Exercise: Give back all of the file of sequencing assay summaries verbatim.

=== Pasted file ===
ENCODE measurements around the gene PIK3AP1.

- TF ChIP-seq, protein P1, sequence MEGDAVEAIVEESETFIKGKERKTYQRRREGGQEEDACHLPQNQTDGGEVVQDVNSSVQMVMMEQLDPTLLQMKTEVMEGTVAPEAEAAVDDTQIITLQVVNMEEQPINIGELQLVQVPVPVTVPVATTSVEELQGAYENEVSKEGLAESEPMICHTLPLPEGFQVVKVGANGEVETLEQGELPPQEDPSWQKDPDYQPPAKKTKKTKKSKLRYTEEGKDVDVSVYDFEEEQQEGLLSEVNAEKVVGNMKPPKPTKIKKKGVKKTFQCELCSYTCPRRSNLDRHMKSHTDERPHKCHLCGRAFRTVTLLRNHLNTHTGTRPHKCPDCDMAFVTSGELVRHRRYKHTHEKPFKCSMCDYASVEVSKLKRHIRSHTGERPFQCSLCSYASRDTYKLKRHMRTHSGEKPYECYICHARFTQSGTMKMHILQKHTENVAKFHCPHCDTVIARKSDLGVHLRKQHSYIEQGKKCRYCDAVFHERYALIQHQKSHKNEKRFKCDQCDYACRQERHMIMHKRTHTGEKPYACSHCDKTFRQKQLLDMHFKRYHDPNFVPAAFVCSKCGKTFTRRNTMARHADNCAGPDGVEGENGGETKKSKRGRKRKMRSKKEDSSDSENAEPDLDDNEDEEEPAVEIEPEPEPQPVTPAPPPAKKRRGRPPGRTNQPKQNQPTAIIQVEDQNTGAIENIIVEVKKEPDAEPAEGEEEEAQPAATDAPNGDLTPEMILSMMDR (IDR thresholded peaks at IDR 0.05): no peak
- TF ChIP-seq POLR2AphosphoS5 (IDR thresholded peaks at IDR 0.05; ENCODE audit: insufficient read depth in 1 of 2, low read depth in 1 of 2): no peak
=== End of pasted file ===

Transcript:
ENCODE measurements around the gene PIK3AP1.

- TF ChIP-seq, protein P1, sequence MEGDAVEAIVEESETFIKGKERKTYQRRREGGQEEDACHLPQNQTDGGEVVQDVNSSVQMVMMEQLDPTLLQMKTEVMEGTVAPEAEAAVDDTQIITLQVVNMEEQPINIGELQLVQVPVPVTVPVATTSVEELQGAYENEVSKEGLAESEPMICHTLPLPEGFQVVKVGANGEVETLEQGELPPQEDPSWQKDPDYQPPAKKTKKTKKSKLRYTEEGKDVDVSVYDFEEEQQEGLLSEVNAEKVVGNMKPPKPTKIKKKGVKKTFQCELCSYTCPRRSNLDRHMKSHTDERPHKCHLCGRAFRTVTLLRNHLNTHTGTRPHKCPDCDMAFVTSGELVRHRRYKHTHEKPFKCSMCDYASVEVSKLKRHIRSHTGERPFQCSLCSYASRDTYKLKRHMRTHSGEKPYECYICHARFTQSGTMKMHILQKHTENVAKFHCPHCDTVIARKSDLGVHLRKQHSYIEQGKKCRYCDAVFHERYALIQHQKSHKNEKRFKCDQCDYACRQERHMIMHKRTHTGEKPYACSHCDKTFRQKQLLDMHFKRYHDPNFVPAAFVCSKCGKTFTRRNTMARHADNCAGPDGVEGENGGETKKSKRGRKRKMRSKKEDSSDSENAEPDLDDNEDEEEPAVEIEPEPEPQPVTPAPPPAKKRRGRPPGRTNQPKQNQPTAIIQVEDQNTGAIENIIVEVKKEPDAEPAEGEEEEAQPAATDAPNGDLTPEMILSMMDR (IDR thresholded peaks at IDR 0.05): no peak
- TF ChIP-seq POLR2AphosphoS5 (IDR thresholded peaks at IDR 0.05; ENCODE audit: insufficient read depth in 1 of 2, low read depth in 1 of 2): no peak